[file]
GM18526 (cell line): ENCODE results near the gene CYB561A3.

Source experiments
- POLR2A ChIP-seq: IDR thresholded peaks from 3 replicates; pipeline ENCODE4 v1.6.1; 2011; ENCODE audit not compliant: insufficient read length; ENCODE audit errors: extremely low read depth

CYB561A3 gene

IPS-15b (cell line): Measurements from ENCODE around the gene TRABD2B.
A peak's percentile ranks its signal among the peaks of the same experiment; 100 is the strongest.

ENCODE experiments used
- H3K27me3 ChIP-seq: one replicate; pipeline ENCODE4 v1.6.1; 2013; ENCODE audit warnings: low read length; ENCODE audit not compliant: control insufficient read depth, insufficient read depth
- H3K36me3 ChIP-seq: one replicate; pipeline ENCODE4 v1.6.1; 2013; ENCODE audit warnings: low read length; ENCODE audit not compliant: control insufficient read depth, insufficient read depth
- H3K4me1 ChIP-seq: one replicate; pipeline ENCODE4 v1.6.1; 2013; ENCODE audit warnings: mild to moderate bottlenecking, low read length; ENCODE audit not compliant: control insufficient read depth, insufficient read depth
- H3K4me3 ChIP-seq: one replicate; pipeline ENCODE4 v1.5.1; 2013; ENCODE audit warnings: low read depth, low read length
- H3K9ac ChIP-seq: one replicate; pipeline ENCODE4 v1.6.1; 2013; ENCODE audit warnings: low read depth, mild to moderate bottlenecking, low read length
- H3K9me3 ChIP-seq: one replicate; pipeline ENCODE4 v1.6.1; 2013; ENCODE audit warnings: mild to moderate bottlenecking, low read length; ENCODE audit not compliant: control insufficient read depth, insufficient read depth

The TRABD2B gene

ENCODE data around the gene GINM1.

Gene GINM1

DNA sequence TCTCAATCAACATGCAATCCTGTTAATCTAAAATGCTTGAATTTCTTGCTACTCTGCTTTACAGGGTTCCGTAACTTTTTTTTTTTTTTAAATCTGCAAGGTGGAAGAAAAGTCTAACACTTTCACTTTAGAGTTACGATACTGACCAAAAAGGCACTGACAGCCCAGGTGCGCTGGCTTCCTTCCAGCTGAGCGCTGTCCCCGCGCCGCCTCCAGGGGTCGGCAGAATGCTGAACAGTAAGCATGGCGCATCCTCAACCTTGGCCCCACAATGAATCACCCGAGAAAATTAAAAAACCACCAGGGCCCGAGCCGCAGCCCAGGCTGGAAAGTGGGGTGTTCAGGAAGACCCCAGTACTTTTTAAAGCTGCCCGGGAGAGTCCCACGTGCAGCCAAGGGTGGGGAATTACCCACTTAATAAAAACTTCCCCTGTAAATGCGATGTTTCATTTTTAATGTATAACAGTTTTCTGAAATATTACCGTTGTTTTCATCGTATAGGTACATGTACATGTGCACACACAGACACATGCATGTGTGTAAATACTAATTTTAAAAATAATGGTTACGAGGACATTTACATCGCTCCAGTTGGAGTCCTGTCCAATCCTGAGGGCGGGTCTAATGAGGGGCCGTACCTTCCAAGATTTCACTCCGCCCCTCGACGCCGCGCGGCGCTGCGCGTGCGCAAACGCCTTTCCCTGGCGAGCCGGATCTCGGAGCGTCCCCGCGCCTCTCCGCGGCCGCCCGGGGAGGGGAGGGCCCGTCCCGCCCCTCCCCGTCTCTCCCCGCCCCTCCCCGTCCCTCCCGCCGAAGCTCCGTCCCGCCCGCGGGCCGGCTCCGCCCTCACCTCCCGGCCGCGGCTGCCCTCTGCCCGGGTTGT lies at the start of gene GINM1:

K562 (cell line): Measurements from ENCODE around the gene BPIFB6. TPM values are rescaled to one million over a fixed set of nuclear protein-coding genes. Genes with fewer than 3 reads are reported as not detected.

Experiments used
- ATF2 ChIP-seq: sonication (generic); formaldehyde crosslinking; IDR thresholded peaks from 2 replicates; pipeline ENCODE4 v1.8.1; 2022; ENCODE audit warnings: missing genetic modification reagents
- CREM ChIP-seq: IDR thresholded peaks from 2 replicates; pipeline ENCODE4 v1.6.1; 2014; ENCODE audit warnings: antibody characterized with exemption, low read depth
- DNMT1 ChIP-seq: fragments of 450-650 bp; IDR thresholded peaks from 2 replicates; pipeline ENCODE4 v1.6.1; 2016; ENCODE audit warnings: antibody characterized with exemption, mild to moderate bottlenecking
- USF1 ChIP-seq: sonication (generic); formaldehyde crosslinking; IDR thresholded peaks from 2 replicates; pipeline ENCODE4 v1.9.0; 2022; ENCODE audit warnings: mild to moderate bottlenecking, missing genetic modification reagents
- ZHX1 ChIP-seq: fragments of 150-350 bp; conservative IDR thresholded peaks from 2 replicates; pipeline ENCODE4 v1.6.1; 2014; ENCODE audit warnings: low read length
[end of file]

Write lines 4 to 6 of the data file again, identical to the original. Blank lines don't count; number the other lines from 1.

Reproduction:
CYB561A3 gene

IPS-15b (cell line): Measurements from ENCODE around the gene TRABD2B.
A peak's percentile ranks its signal among the peaks of the same experiment; 100 is the strongest.